I discovered I can do jobs of which I never thought I was capable. The work isn’t all hard, of course, but there are jobs that use all your muscle and create rivers of sweat. In testing my limits in them, I found new strength, a resolve that can see me through anything, and a joy in finishing that sets a bar of its own in personal satisfaction.
I discovered joy in dust and muck. Grinning from ear to ear, I realize I’ll be clean again later. Now, like a child, I can splash in the mud and feel sand in my mouth and not complain about my dirty face or feel somehow less vital than someone in a fine suit. The ranch taught me that work and lives of real importance can, and usually do, get lived out every day in the field and in the barn, in the tractor and surrounded by livestock. The shower that rinses away the grit and the soil don’t wash off a feeling of connection to the land, indeed, to the planet that getting them on there created in the first place.
On the ranch I discovered the exhilaration of sunrise; not just that deep orange glow and break of light that comes from watching the sun break over the horizon from a kitchen window but an full-on sunrise, from inky dark through rosy pink and, finally, sunlight streaming onto my face, all from the open field. It’s different than watching the final stages from a house, where it seems only like a light bulb taken from dim to full. No, it’s more like watching the world give birth to the day. It can lighten the load of a long night or even embolden a faint heart.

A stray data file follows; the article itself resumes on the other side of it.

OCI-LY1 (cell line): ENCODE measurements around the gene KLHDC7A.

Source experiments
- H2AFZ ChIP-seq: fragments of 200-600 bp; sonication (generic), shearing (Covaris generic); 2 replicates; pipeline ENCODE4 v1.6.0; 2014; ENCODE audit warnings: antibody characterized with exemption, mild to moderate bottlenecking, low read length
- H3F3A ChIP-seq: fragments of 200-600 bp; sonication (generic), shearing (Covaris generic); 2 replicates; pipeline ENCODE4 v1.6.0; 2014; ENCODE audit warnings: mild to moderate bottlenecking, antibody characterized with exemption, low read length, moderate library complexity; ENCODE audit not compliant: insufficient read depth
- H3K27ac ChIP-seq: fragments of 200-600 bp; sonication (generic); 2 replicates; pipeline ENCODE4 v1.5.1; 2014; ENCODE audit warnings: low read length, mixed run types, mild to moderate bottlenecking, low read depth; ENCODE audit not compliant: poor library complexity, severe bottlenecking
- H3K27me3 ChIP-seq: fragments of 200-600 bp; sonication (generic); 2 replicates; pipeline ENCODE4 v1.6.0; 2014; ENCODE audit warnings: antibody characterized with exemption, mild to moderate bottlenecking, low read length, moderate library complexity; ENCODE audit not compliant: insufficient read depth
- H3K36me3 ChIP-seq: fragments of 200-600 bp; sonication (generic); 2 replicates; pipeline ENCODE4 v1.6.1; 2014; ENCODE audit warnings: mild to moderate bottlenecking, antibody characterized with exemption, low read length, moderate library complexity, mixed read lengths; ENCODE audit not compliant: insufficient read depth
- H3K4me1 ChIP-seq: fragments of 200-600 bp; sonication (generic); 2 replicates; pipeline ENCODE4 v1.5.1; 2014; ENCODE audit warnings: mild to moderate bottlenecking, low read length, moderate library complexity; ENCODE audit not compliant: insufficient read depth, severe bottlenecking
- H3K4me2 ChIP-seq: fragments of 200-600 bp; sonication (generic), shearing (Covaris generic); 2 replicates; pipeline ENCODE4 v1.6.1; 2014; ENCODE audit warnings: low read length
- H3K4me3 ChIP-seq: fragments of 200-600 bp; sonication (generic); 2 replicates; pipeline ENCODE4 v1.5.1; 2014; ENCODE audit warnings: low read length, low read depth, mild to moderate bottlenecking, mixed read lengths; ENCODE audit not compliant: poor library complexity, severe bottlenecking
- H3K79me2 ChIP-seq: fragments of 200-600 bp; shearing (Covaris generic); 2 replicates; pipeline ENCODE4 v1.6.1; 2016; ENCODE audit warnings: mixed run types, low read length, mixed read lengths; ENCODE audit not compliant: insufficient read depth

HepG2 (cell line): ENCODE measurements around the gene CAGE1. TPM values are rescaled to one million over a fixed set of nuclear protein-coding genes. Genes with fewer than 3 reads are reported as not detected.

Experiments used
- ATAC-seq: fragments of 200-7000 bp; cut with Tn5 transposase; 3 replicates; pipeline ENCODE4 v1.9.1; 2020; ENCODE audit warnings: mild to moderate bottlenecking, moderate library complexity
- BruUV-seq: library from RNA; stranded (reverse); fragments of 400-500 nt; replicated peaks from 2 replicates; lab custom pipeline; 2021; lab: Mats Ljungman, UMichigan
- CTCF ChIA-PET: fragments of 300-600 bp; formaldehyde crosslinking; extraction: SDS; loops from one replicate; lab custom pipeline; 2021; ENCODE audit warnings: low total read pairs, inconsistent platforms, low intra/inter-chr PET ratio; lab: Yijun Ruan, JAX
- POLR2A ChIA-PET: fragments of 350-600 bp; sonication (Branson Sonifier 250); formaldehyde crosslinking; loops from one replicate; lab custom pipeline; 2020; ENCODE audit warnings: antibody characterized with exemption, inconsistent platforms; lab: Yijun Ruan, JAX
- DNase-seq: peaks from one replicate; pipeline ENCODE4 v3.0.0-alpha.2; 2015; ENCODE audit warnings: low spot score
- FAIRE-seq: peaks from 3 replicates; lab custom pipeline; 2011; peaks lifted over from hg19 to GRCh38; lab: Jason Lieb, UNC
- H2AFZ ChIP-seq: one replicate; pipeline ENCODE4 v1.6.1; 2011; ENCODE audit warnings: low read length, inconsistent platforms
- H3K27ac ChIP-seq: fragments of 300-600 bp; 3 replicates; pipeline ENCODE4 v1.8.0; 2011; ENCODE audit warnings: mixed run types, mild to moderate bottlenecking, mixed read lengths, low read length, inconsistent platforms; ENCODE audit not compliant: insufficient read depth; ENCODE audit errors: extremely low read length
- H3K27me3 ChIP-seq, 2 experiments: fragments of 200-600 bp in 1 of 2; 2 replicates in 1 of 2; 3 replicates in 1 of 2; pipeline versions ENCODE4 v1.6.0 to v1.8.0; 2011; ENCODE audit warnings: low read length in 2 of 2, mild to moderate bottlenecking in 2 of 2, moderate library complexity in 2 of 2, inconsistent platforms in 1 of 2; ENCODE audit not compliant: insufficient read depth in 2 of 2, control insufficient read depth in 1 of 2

Mostly, however, what I learned on the ranch was that life is a series of chances to move forward, to find the opportunity in the problem, to push yourself as far as you want and find you can succeed where you never dreamed you could even survive. I learned on the ranch who I am.